What is the city doing to improve conditions for cyclists?
Cyclists are saints. With every pedal spin, they bolster our fragile planet while strengthening their hearts, calves and karma. But not for traffic planners – in their binary world, cars zoom along streets and pedestrians waddle along sidewalks. They don’t know where to put those two-wheeled agents of anarchy.
In the 1980s and 1990s, Berlin’s planners designated cyclists pedestrians and gave the newly-united city a network of sidewalk cycle lanes. They didn’t foresee our bike population explosion. Half a million now clog those narrow paths every day. And they couldn’t predict today’s smartphone-chatting e-bikers, Deliveroo kamikazes or swarms of zombie-like bicycle tourists. Bikes-for-rent pile up on every street corner.
Berlin’s cycling chaos is more than a headache. It’s getting increasingly dangerous. In 2016 Berlin saw 7500 accidents involving bicycles, and 19 cyclists were killed – about one every three weeks.
In December 2015, a golden bicycle appeared in front of Berlin’s city hall. It carried a manifesto from the activist group Volksentscheid Fahrrad, a 10-point plan to make Berlin more cyclist-friendly and safe. Then-Transport Senator Andreas Geisel dismissed the demands, pointing out that the city was already spending €14 million a year on its bike network. So the activists raised the stakes. They gathered 105,000 signatures, enough to put their proposals to a public vote in the September 2016 election. Facing likely defeat, Berlin’s Senate threw in the towel and adopted Volksentscheid Fahrrad’s plan as law. Last December, current Transport Senator Regine Günther signed off on an annual cycle infrastructure budget of €50 million.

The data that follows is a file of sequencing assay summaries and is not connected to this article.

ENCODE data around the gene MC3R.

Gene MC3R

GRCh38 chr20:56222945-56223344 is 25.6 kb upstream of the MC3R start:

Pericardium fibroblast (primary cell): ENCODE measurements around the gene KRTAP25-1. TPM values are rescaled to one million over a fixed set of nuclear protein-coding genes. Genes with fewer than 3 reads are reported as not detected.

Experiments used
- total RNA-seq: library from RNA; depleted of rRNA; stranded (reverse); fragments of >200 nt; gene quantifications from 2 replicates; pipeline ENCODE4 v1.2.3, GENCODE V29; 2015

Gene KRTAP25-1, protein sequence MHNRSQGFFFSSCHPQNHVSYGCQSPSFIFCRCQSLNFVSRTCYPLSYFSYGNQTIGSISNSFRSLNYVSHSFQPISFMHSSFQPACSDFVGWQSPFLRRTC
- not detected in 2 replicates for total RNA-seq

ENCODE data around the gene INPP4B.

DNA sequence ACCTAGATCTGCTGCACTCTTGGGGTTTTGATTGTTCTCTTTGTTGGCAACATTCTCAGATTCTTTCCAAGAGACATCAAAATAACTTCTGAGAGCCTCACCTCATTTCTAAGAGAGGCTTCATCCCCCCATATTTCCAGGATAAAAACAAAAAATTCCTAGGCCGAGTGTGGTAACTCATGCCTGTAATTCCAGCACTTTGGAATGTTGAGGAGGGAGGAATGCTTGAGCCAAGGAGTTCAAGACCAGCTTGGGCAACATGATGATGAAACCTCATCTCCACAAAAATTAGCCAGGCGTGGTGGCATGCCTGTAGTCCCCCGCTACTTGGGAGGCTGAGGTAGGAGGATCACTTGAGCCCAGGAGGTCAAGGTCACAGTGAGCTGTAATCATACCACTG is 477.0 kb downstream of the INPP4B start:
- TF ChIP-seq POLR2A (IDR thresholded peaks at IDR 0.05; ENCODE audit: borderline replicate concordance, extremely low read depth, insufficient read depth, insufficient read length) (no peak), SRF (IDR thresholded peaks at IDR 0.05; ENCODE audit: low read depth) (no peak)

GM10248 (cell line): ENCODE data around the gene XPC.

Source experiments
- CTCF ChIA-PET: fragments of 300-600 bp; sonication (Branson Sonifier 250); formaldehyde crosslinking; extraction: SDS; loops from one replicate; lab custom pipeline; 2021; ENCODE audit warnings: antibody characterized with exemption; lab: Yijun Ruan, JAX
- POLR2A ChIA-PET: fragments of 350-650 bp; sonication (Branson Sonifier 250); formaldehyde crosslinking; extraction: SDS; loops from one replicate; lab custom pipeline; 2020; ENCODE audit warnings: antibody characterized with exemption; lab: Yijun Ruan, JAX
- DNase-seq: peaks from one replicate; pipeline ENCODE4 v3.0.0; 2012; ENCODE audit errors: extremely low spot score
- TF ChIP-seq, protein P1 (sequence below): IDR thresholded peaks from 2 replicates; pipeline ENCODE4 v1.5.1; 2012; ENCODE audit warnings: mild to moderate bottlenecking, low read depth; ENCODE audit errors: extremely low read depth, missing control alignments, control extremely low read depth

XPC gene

The 10 points boil down to three flavours of new, street-level bike lanes:
A street of their own
The plans call for 350km of safe Fahrradstraßen, a network of bicycle-priority routes converted from existing streets in the city centre. Residents’ cars and delivery vans would be permitted, but cyclists are boss. Berlin already has bike-priority streets – such as Linienstraße in Mitte and Wilmersdorf’s Prinzregentenstraße – but they’re poorly marked and unenforced.
Please mind the bollards
In addition to the Fahrradstraßen, Berlin’s government has committed to giving all major thoroughfares two-metre-wide bike lanes at street level, clearly marked and protected from four-wheeled invaders (and their swinging doors) by kerbs or other barriers. Work is underway on the first, along Kreuzberg’s Hasenheide.
Another key demand is 100km of Radschnellwege, or bike speedways. Planners have already mapped out eight radial routes linking the city’s outskirts to the centre, often through parks or abandoned railyards. The first is planned to run north from Adlershofalong the A-113 highway, then across Tempelhof into Kreuzberg.
Other Volksentscheid Fahrrad goals: 100,000 more bike parking spaces, cyclist friendlier intersections, and a city-funded ad campaign to promote cycling. That last demand may prove critical. Despite their good intentions, the saintly activists have stirred up some bad blood.
High on the list of bike haters are the carand lorry drivers set to lose traffic lanes and parking spaces. The three opposition parties in Berlin’s Senate have banded together, declaring the bike-friendly proposals a “culture war against car drivers.” And imagine the reactions of Fahrradstraße residents when their centuries-old cobblestones are ripped out and replaced by teal-coloured polyethylene pavers. With their laundry list of demands and lofty tone, cyclists risk casting themselves as a privileged minority.
Through clever political maneuvering, the Volksentscheid Fahrrad got their ideas carved into law and even funded. Now comes the hard part: concrete action. Berlin’s Senate, perhaps burned by having the plans jammed down their throat, is dragging its feet. That 2015 golden-bike manifesto called for Berlin to be transformed into a cyclist’s paradise by 2025. Since then, just a single new bike lane has been approved for construction. Activist Peter Feldkamp bemoaned the lack of progress in Tagesspiegel, saying, “If the Senate keeps working at this rate, it will take 150 years.”